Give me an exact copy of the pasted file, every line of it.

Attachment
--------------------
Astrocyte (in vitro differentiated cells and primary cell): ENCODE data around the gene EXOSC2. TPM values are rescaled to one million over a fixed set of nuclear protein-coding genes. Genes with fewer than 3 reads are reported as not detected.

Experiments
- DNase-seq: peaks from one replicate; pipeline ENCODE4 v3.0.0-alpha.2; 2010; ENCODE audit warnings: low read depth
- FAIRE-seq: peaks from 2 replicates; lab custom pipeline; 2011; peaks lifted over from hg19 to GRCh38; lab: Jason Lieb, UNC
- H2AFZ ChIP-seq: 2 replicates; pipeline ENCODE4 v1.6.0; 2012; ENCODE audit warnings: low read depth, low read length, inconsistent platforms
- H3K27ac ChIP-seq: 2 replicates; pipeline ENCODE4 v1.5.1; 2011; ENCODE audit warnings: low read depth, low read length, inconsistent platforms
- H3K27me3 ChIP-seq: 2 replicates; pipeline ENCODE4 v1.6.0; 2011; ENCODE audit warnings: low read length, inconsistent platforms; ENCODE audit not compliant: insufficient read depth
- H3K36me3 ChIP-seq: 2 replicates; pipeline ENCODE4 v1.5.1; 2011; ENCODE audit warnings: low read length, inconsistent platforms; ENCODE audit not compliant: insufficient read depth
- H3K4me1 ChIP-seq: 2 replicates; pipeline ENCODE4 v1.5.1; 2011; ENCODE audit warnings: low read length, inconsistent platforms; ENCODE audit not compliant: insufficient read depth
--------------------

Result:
Astrocyte (in vitro differentiated cells and primary cell): ENCODE data around the gene EXOSC2. TPM values are rescaled to one million over a fixed set of nuclear protein-coding genes. Genes with fewer than 3 reads are reported as not detected.

Experiments
- DNase-seq: peaks from one replicate; pipeline ENCODE4 v3.0.0-alpha.2; 2010; ENCODE audit warnings: low read depth
- FAIRE-seq: peaks from 2 replicates; lab custom pipeline; 2011; peaks lifted over from hg19 to GRCh38; lab: Jason Lieb, UNC
- H2AFZ ChIP-seq: 2 replicates; pipeline ENCODE4 v1.6.0; 2012; ENCODE audit warnings: low read depth, low read length, inconsistent platforms
- H3K27ac ChIP-seq: 2 replicates; pipeline ENCODE4 v1.5.1; 2011; ENCODE audit warnings: low read depth, low read length, inconsistent platforms
- H3K27me3 ChIP-seq: 2 replicates; pipeline ENCODE4 v1.6.0; 2011; ENCODE audit warnings: low read length, inconsistent platforms; ENCODE audit not compliant: insufficient read depth
- H3K36me3 ChIP-seq: 2 replicates; pipeline ENCODE4 v1.5.1; 2011; ENCODE audit warnings: low read length, inconsistent platforms; ENCODE audit not compliant: insufficient read depth
- H3K4me1 ChIP-seq: 2 replicates; pipeline ENCODE4 v1.5.1; 2011; ENCODE audit warnings: low read length, inconsistent platforms; ENCODE audit not compliant: insufficient read depth